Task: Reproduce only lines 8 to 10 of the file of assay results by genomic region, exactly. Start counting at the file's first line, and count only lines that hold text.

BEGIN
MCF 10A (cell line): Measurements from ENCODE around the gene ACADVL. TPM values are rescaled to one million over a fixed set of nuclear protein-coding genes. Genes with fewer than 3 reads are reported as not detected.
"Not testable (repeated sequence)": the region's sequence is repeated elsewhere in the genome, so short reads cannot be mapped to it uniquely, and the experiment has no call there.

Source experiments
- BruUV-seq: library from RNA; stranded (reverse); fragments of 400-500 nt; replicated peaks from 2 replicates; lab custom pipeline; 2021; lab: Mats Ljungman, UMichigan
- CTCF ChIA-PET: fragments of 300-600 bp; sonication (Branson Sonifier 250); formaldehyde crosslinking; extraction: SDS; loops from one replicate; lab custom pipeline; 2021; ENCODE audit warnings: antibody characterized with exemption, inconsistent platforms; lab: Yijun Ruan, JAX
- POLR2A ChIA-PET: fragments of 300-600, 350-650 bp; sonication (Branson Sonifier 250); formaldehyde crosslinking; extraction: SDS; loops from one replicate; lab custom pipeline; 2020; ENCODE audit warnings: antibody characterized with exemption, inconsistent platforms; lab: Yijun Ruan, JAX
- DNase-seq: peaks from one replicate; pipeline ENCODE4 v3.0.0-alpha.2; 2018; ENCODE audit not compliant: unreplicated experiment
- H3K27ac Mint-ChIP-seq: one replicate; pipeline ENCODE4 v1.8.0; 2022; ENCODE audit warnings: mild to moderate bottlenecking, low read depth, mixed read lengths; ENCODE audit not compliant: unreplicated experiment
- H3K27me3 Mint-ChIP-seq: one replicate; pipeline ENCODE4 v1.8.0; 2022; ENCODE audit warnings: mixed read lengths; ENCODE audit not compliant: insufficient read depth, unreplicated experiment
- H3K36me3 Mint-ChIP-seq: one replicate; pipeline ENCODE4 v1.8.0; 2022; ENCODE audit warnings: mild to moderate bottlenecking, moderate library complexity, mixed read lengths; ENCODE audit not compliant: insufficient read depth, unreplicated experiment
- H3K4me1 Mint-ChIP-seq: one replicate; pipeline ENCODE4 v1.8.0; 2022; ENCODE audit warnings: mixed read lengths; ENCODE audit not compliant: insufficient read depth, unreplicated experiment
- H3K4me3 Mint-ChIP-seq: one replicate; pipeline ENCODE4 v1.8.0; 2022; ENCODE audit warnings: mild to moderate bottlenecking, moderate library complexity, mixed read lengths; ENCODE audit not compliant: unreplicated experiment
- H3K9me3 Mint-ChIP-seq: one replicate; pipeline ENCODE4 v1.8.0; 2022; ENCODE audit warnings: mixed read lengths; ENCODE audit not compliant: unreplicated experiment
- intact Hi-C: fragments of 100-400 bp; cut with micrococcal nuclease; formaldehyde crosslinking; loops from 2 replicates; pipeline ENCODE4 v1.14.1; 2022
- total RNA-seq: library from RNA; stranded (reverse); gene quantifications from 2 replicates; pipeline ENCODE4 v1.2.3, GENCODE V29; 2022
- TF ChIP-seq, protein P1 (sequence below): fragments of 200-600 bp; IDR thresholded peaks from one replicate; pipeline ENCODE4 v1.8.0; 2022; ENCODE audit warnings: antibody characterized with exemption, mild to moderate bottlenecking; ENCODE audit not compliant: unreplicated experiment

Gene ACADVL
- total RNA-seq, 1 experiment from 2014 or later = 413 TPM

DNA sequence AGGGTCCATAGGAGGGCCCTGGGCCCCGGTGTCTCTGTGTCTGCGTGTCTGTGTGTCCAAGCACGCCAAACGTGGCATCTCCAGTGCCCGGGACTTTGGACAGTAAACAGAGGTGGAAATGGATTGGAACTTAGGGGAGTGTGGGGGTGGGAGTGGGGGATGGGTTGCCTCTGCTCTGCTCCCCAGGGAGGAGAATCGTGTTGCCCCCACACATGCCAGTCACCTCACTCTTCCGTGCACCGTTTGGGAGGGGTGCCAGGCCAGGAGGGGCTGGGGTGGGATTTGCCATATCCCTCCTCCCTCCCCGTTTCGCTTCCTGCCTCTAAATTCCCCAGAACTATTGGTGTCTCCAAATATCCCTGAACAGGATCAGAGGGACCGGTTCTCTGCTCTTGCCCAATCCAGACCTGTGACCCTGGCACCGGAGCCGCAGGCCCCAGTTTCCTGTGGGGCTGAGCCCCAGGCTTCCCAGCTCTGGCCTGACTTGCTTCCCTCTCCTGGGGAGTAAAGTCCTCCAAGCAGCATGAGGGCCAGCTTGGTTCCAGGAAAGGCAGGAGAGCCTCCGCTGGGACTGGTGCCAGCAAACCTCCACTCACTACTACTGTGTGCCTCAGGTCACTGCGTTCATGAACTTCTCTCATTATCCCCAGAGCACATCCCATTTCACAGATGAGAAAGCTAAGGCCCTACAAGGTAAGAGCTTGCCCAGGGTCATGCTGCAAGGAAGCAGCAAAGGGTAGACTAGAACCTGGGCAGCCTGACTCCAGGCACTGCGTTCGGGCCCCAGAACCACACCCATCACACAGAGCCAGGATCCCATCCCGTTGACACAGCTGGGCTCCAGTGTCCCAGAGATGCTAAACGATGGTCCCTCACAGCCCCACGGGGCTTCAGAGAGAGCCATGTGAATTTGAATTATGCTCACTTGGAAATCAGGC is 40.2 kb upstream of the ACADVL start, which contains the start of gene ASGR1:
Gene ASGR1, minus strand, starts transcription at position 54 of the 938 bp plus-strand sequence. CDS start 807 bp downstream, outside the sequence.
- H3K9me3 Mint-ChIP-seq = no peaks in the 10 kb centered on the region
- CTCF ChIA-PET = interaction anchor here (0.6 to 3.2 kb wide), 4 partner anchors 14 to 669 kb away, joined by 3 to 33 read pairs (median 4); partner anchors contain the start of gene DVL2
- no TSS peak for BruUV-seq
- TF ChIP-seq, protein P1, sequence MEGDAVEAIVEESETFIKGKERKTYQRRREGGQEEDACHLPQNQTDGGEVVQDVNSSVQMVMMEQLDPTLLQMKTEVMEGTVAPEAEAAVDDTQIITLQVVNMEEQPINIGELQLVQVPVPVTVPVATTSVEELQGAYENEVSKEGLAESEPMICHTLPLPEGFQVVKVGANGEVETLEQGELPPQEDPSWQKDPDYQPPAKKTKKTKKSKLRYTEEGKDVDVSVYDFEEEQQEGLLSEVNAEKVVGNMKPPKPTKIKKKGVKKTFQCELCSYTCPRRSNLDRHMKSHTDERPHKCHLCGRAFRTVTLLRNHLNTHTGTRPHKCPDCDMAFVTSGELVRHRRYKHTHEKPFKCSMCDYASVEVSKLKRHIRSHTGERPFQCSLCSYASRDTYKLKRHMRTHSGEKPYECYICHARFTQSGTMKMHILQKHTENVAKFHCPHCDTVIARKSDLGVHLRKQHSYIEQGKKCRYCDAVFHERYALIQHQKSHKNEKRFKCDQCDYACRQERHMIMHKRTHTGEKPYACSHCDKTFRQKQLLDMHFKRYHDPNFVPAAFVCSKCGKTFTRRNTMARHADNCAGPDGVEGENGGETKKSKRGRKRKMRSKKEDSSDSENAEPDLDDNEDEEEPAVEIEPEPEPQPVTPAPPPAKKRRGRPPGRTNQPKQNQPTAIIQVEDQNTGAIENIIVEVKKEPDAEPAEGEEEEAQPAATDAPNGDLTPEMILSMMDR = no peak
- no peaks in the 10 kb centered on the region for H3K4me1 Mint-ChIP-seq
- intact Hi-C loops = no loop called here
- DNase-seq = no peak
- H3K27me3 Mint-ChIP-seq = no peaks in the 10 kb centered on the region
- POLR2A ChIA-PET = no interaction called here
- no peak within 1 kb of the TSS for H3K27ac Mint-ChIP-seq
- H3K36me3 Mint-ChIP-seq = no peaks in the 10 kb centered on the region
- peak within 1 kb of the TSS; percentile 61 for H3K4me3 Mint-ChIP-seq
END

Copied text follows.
- H3K27ac Mint-ChIP-seq: one replicate; pipeline ENCODE4 v1.8.0; 2022; ENCODE audit warnings: mild to moderate bottlenecking, low read depth, mixed read lengths; ENCODE audit not compliant: unreplicated experiment
- H3K27me3 Mint-ChIP-seq: one replicate; pipeline ENCODE4 v1.8.0; 2022; ENCODE audit warnings: mixed read lengths; ENCODE audit not compliant: insufficient read depth, unreplicated experiment
- H3K36me3 Mint-ChIP-seq: one replicate; pipeline ENCODE4 v1.8.0; 2022; ENCODE audit warnings: mild to moderate bottlenecking, moderate library complexity, mixed read lengths; ENCODE audit not compliant: insufficient read depth, unreplicated experiment